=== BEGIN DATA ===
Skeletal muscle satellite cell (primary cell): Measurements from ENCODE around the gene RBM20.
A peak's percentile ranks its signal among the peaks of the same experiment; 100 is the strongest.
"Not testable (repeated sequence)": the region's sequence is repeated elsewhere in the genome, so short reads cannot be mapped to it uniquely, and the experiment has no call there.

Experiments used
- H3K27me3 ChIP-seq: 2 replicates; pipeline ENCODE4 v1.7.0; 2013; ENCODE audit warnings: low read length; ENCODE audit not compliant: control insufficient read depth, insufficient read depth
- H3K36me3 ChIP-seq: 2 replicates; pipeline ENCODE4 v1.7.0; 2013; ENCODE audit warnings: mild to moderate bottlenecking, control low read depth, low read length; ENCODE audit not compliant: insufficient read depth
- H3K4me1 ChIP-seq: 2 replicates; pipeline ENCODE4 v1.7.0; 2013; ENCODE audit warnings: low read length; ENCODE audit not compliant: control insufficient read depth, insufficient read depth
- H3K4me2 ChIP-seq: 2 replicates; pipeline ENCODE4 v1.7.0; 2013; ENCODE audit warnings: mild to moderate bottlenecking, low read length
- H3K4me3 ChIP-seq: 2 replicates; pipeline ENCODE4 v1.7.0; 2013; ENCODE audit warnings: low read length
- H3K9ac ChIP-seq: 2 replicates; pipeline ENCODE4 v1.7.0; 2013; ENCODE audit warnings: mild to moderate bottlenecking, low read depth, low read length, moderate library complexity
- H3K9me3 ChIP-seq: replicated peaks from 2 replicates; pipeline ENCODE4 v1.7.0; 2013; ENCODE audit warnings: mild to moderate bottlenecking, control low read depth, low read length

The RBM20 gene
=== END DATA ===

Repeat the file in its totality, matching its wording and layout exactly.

Skeletal muscle satellite cell (primary cell): Measurements from ENCODE around the gene RBM20.
A peak's percentile ranks its signal among the peaks of the same experiment; 100 is the strongest.
"Not testable (repeated sequence)": the region's sequence is repeated elsewhere in the genome, so short reads cannot be mapped to it uniquely, and the experiment has no call there.

Experiments used
- H3K27me3 ChIP-seq: 2 replicates; pipeline ENCODE4 v1.7.0; 2013; ENCODE audit warnings: low read length; ENCODE audit not compliant: control insufficient read depth, insufficient read depth
- H3K36me3 ChIP-seq: 2 replicates; pipeline ENCODE4 v1.7.0; 2013; ENCODE audit warnings: mild to moderate bottlenecking, control low read depth, low read length; ENCODE audit not compliant: insufficient read depth
- H3K4me1 ChIP-seq: 2 replicates; pipeline ENCODE4 v1.7.0; 2013; ENCODE audit warnings: low read length; ENCODE audit not compliant: control insufficient read depth, insufficient read depth
- H3K4me2 ChIP-seq: 2 replicates; pipeline ENCODE4 v1.7.0; 2013; ENCODE audit warnings: mild to moderate bottlenecking, low read length
- H3K4me3 ChIP-seq: 2 replicates; pipeline ENCODE4 v1.7.0; 2013; ENCODE audit warnings: low read length
- H3K9ac ChIP-seq: 2 replicates; pipeline ENCODE4 v1.7.0; 2013; ENCODE audit warnings: mild to moderate bottlenecking, low read depth, low read length, moderate library complexity
- H3K9me3 ChIP-seq: replicated peaks from 2 replicates; pipeline ENCODE4 v1.7.0; 2013; ENCODE audit warnings: mild to moderate bottlenecking, control low read depth, low read length

The RBM20 gene